What Is Trauma Informed Care?

What is Blue Knot Foundation’s vision for a trauma-informed world? Want to become trauma-informed?


“Trauma-Informed Practice is a strengths-based framework grounded in an understanding of and responsiveness to the impact of trauma, that emphasises physical, psychological, and emotional safety for everyone, and that creates opportunities for survivors to rebuild a sense of control and empowerment (Hopper et al., 2010).

Trauma-informed care and practice recognises the prevalence of trauma and its impact on the emotional, psychological and social wellbeing of people and communities. Awareness of trauma, including of complex trauma has progressed over the last 20 years. This includes the development of the framework called “Trauma-informed care and practice”.

This framework is informed by new knowledge around attachment, development, working with the body, memory and an understanding of self. Frameworks of care and treatment are changing from purely bio-medical (medicine and psychiatry) and/or purely psychoanalytical (psychology) to include the psycho-social (trauma-informed) and a recovery focus (recovery-oriented).

Australia’s 2021 March4Justice. #March4Justice

What is Blue Knot’s vision for a trauma-informed world? Trauma affects us all, directly or indirectly. Many people live with the ongoing effects of past and present overwhelming stress (trauma). Despite the large numbers of people affected, many of us often don’t think of the possibility that someone we meet, speak with or support may have experienced trauma. This makes us less likely to recognise it.

It also means thinking about what may have happened to someone, rather than judging what is ‘wrong’ with them. Our interactions with one another are always important. They are especially important for people living with the impacts of trauma.

Keeping the possibility of trauma on our radar means keeping the sensitivities and vulnerabilities of people who may be trauma survivors in mind. It means being respectful, acknowledging and understanding. Having a basic understanding of how stress can affect any of us can help this process. Knowing this will make us less likely to fuel other people’s stress levels. This means paying attention to the way we engage with other people, as well as to ‘what’ we do.

Trauma interrupts the connections between different systems of functioning in the brain. People recover from trauma when disruptions between different levels of functioning – physical, emotional and cognitive (thinking) – become connected or ‘integrated’ again.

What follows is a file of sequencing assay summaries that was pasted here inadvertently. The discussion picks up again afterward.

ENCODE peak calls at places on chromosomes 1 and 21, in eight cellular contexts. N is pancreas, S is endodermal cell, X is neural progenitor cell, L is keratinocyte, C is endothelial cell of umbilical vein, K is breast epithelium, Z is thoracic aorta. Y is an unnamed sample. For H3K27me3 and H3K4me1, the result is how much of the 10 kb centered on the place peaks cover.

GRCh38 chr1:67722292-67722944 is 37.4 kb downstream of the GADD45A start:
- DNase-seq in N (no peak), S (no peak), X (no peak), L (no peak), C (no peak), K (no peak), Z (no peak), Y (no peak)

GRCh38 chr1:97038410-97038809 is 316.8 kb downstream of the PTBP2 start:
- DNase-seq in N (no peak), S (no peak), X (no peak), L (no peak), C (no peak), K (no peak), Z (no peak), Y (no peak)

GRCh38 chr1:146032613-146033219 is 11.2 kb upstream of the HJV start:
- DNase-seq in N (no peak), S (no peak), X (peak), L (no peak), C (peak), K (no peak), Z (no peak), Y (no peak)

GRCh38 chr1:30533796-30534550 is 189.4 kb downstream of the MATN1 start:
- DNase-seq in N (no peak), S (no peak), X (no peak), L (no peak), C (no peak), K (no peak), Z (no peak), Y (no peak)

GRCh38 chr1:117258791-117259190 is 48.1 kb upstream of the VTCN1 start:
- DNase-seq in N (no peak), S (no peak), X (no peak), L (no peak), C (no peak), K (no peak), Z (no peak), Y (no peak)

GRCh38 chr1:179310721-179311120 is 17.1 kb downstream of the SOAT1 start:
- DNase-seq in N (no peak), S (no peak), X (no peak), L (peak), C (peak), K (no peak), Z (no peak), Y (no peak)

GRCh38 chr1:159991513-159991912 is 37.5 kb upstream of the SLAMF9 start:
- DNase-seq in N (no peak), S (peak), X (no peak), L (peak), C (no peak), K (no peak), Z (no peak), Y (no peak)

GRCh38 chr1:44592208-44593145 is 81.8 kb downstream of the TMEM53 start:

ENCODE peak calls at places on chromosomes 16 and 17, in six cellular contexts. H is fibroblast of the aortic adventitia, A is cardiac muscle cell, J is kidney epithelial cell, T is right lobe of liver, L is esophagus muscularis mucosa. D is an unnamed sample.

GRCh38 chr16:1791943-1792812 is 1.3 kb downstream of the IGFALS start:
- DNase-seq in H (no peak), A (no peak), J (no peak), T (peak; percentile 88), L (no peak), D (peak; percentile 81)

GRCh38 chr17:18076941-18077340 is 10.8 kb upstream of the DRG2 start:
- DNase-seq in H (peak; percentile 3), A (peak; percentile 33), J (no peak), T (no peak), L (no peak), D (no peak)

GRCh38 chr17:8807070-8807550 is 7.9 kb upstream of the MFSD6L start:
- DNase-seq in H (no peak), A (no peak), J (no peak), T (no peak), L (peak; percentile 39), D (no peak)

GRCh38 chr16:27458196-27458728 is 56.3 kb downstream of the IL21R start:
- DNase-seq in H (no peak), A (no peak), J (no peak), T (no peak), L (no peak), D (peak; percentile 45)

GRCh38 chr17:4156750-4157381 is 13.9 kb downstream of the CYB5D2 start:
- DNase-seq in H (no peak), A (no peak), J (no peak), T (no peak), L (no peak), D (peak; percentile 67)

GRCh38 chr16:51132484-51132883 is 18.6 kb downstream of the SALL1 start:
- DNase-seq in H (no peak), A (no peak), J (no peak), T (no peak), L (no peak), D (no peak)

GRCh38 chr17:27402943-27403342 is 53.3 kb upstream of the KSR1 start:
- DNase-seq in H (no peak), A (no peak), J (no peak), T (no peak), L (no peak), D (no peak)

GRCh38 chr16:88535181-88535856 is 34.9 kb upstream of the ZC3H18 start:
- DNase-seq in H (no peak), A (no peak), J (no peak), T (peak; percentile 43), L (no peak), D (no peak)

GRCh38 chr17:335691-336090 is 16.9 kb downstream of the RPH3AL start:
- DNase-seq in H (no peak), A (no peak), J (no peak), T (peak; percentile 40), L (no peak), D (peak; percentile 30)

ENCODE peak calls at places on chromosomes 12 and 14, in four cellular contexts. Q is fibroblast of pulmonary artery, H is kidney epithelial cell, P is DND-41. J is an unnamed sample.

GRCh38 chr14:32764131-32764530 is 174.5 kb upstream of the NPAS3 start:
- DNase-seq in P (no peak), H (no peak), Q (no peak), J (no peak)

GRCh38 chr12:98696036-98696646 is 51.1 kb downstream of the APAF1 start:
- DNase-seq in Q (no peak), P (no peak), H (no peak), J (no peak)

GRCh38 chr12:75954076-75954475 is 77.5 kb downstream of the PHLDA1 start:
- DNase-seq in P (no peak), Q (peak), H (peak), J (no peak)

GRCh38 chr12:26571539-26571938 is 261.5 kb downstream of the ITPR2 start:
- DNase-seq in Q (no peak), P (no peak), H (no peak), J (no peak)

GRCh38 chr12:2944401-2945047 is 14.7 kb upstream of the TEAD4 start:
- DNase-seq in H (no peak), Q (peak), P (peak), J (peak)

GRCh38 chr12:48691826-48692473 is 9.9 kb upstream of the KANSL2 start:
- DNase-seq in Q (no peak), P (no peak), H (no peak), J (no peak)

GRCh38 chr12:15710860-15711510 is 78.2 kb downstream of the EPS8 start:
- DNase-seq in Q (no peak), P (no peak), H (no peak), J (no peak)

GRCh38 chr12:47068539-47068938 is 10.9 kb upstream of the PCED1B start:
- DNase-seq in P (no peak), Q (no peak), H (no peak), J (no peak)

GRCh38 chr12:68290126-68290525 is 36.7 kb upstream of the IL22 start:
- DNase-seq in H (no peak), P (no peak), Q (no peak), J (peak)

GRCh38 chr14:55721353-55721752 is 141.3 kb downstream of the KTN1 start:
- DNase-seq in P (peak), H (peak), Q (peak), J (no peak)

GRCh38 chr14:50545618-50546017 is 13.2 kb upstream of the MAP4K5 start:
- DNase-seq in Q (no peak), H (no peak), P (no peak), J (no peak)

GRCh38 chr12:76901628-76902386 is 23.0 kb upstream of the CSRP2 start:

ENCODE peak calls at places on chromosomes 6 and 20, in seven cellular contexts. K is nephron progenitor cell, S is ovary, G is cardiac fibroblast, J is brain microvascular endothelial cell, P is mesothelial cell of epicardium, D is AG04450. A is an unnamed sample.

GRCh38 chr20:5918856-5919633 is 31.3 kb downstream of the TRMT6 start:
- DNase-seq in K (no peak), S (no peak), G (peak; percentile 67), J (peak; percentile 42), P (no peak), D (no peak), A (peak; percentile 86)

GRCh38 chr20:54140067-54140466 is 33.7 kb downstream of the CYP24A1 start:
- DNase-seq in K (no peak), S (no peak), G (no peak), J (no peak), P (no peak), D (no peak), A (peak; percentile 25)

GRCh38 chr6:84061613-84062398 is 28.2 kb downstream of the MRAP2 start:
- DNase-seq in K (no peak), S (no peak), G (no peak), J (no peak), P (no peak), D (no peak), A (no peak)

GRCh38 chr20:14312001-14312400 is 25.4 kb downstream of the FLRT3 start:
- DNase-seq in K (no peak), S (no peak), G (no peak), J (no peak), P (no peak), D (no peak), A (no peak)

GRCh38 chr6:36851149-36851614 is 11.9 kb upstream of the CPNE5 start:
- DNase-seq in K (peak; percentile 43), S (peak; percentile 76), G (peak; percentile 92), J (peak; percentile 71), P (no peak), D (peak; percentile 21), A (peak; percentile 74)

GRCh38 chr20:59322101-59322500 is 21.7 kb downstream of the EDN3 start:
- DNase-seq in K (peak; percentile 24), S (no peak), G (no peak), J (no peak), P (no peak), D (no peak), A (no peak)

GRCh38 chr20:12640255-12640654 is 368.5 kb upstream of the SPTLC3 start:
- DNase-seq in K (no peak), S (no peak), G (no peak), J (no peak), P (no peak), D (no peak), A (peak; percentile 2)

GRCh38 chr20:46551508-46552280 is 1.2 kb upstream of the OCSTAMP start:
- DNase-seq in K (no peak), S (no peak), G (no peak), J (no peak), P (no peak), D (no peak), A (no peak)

It is important to understand that: Positive experiences in our relationships can help us heal. Negative experiences make our emotional and psychological problems worse. We should not underestimate the capacity of positive interactions to be soothing and validating.

This applies to all of us, and especially to people with trauma histories. Support is crucial to the process of recovery. Positive experiences of relationships are central to trauma recovery. They are also important to general well-being. By employing trauma-informed principles, we can build a ‘trauma-informed’ society. This create possibilities for psychological and physical healing on a grand scale.

In the 1970s gay activists protested against the belief that homosexuality was a disease. In 1990, the World Health Organization removed homosexuality from the International Classification of Diseases (ICD-10). What does this have to do with Trauma Informed Care? This process was an important shift from division and pathology – “What causes homosexuality?” and “How can we treat it?” – to focusing instead on the health and mental health needs of LGBTQIA+ patient populations.

What are trauma-informed services? Trauma often affects the way people approach potentially helpful relationships (Fallot and Harris, 2001). This is because many survivors feel unsafe. Many lack trust or live in fear.

Becoming trauma-informed is about supporting people to feel safe enough in their interactions with services. To build trust, and help people overcome their fear and sense of betrayal. Becoming trauma-informed is not an end state, but a process.

“You treat a disease, you win, you loose. You treat a person, I guarantee you, you’ll win, no matter what the outcome.” – Patch Adams

It requires a step-wise implementation and review over time. The journey to becoming a trauma-informed service has been conceptualised into 4 sages (Miesler and Myers, 2013):

Trauma aware: Staff understand trauma, its effects and survivor adaptations.

Trauma sensitive: The workplace can operationalise some concepts of a trauma-informed approach.

Trauma responsive: Individuals and the organisation recognise and respond to trauma enabling changes in behaviour and strengthening resilience and protective factors.

Trauma-informed: The culture of the whole system, including all work practices and settings reflects a trauma-informed approach. Trauma-informed services: are informed about, and sensitive to, trauma-related issues’ (Jennings, 2004); are attuned to the possibility of trauma in the lives of all clients; commit to and act on the core principles of safety, trustworthiness, choice, collaboration and empowerment (Fallot and Harris, 2001);

“Every day, Aboriginal and Torres Strait Islander people across the country wake up behind bars of the nation’s prisons. Too many First Nations people don’t have the life path of the majority in this country; the progression from primary school to high school, higher education and then onto employment. Instead, many Indigenous people experience a bleak parallel, going through the traumas of out-of-home care, the carceral induction of juvenile detention, and the final graduation into adult prisons.” – Incarceration Nation, NITV.


have reconsidered and evaluated all elements in light of the role and impacts of trauma; apply this understanding to design systems which accommodate the vulnerabilities of trauma survivors, and enable services which minimise the risk of re-traumatisation;

emphasise physical and emotional safety for all – clients, practitioners and service providers; recognise symptoms as adapative rather than pathological; collaborate with clients, and affirm their strengths and resources; recognise the importance of respect, information, hope and possibilities for connection.

Mehdi Ali:

“I came to Australia asking for safety when I was just 15 years old. Now I am 23 and still in detention. I am suffering. Shame on this cruel policy that destroyed my childhood. #NoOneCanHearUs”

“It’s been a complete trauma. We came as children, we were boys, and we never had a childhood, we were just put in a cage. We did not receive a proper education, we were never allowed to have fun, we just had to try to survive.”